"I think it's a good idea," Valvo said. "Kids are getting concussions and players are getting concussions left and right. It's something that has to be done. It's such a gray area. It's not like a broken arm and you do an X-ray [to see if it's healed]. This way you have something to base it on."
Carrow played football, basketball and baseball during his youth and remembers the days when a player would simply sit out a play or two with a suspected concussion and return to the game.
That approach is something his two hockey-playing sons won't experience. He plans on both taking the test.
"I think youth sports as a whole are so much more competitive," Carrow said. "Our children are starting much younger, much more is expected at an earlier age than when we played and when we were growing up and I think this baseline testing and this type of approach is just indicative of the culture that we're seeing now. It's something I think is necessary where 30 years ago, not as much."
For Junior Purple Eagles, the cost is $20 since the test isn't covered by insurance. Amherst Youth Hockey, at least for this year, paid test fees for its players.
"It's something we thought was worthwhile," said Schell as to why Amherst didn't ask parents to pay for it.
Both organizations stress the tests aren't mandatory (Southtowns Stars Association is working on an agreement to be able to offer baseline concussion testing, too), but think of the baseline tests as an extra layer of padding in a helmet. It's all about extra protection.
"You want to do all you can for the children that play and you want to ensure their safety at all times and I think this is a big part of that," Carrow said.
Southtown Stars Association is almost in good financial standing after being short-changed of more than $120,000 from 2005 to '08 by Count Me In, an online credit-card processing company no longer used by the association for player registrations.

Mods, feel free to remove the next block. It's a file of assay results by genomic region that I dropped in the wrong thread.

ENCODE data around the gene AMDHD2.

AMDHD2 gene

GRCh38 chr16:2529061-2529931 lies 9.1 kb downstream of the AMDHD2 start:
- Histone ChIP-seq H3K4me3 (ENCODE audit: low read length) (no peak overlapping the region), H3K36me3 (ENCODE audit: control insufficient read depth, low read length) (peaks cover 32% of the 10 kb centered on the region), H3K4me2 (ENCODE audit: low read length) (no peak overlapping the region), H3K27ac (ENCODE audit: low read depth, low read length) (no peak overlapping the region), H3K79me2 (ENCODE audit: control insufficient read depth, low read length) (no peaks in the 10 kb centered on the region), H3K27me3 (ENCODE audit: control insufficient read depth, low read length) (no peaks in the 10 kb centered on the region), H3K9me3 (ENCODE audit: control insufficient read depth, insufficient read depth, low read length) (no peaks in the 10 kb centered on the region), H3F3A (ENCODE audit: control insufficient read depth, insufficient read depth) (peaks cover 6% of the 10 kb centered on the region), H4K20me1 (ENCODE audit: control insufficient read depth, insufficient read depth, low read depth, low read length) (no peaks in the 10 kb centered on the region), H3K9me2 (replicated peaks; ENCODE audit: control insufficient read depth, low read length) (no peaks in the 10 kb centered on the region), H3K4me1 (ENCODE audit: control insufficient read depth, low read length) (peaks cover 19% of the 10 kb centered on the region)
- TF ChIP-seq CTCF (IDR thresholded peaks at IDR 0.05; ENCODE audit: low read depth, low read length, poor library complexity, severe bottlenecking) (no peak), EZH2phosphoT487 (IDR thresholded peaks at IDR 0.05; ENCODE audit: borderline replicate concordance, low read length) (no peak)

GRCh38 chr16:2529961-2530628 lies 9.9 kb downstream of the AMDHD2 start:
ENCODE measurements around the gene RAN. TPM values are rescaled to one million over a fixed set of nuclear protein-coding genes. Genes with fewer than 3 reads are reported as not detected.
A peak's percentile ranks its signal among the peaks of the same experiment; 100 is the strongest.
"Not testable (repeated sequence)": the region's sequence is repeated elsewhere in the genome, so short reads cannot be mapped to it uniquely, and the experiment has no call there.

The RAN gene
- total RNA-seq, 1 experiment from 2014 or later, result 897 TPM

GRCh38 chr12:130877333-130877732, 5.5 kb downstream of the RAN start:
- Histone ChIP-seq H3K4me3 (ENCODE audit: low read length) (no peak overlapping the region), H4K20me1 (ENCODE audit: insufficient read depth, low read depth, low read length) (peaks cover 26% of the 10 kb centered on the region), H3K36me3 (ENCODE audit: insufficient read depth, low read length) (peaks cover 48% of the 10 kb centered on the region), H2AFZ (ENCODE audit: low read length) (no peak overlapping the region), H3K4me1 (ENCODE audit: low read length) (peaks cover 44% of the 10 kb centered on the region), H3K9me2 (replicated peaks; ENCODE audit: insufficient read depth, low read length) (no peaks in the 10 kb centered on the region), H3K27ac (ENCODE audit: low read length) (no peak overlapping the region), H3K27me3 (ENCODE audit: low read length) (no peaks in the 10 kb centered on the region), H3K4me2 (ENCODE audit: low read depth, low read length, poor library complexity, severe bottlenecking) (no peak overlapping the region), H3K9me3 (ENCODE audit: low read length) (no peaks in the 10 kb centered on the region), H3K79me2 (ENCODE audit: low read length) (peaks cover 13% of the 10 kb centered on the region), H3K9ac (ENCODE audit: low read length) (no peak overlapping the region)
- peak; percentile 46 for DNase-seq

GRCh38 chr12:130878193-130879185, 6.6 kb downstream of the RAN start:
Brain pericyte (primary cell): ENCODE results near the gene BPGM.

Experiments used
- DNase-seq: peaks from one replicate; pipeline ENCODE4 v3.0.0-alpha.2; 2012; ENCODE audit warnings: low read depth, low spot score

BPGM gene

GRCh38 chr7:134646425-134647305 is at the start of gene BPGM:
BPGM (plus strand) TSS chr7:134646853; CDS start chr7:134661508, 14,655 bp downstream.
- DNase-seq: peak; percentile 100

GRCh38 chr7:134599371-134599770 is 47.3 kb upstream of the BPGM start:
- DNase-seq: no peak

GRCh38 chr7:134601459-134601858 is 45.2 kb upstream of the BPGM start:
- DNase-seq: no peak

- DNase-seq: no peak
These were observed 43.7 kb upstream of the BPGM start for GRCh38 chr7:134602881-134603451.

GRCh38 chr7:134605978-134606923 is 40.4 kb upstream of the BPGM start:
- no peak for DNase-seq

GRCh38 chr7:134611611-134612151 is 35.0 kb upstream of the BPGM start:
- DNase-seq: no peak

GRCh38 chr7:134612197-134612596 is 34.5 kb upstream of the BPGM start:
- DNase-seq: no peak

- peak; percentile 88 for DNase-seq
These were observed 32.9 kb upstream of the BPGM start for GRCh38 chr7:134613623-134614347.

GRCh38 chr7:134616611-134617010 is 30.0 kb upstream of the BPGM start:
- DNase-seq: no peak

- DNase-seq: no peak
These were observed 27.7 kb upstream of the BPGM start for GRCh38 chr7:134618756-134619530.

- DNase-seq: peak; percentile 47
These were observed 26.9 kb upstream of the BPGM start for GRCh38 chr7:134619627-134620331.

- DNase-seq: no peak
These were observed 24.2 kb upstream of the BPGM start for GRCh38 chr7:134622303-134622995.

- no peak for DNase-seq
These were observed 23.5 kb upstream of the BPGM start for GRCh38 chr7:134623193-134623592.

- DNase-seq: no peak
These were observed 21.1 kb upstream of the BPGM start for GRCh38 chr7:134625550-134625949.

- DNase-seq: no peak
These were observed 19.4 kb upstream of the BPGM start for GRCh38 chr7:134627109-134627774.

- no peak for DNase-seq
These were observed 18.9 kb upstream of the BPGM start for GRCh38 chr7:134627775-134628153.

"We're back to pretty close to even and recouped close to everything," association President Pete LaCongo said. "We did it through fundraising and a couple bucks extra on our registration [fees]."
There's still work to be done, however, as the association will hold its annual comedy night at 7 p.m. next Saturday at the Lake Erie Italian Club in Lackawanna. Tickets cost $25 and include dinner, drinks and a show. Dann Pordum will be the host and among the funnymen expected to be in attendance are WGR Sports Radio's Greg Bauch and Toronto Comedy Fest winner Marc Sinodinos. For tickets, contact Caitie Lafferty, firstname.lastname@example.org.
On March 3, the association will have its annual BW's Chicken Barbecue beginning at noon outside Leisure Rinks.
Southtowns was just one of 220 organizations owed a total of $5 million by CMI two years ago. CMI went into involuntary bankruptcy but still has a website in operation suggesting it's still in business.
Around the boards
*Kudos to the Wheatfield Blades Bantam Majors, who recently won the Syracuse Crunch Tournament.
*The Buffalo Junior Sabres Under-18 team hosts a Tier I Elite League Showcase Tournament today and Sunday at Holiday Twin Rinks. Buffalo plays at 8 a.m. and 7 p.m. today and 10 a.m. Sunday.